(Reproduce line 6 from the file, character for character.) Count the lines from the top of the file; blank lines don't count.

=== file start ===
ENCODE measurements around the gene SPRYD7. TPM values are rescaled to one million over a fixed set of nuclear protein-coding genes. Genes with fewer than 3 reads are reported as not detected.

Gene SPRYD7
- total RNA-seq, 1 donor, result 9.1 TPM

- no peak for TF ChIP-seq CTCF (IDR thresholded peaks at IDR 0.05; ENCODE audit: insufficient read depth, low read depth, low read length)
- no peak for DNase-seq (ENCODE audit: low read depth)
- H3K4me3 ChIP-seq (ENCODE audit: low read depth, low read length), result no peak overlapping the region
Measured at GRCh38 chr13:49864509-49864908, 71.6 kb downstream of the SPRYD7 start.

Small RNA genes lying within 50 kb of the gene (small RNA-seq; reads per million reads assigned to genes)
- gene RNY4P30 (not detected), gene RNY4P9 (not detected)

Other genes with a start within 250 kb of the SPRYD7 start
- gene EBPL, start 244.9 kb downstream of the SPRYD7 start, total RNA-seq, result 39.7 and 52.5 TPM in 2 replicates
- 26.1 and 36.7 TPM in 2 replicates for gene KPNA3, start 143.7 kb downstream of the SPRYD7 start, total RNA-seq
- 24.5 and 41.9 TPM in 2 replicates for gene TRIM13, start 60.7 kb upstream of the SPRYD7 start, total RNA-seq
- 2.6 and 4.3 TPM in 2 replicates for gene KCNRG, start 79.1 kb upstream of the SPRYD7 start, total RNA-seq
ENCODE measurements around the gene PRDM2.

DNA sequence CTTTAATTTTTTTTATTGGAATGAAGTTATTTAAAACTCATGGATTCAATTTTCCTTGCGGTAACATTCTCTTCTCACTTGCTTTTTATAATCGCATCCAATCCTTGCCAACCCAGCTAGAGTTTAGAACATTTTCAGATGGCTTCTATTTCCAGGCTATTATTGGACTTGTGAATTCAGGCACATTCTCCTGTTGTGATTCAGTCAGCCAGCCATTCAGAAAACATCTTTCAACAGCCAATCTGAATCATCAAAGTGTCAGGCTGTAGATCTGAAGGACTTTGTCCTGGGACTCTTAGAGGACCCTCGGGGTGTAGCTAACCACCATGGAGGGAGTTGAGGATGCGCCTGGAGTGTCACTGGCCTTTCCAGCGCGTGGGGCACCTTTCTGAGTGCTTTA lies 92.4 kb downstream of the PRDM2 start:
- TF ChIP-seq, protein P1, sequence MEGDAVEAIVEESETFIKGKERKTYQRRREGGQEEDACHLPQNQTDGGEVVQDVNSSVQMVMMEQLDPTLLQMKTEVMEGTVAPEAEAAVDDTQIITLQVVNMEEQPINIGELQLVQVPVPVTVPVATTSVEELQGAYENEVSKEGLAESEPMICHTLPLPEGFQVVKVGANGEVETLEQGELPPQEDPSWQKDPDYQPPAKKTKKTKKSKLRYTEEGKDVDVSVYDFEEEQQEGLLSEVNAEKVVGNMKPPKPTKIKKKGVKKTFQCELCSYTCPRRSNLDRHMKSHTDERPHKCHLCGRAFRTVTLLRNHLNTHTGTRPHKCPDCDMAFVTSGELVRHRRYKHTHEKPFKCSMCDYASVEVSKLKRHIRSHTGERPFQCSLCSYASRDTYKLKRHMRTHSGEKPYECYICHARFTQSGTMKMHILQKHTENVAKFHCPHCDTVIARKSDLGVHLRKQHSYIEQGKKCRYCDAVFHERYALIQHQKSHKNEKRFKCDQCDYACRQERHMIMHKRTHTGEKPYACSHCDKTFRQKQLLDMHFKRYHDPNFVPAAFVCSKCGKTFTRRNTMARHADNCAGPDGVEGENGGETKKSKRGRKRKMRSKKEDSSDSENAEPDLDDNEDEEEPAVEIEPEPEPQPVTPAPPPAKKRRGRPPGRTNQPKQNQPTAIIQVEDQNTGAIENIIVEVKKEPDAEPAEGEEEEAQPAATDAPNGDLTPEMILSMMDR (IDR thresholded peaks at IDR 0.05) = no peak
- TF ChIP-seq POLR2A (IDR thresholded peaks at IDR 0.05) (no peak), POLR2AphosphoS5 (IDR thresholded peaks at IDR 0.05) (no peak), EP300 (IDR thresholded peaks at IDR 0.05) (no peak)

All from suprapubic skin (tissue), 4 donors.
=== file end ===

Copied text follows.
- H3K4me3 ChIP-seq (ENCODE audit: low read depth, low read length), result no peak overlapping the region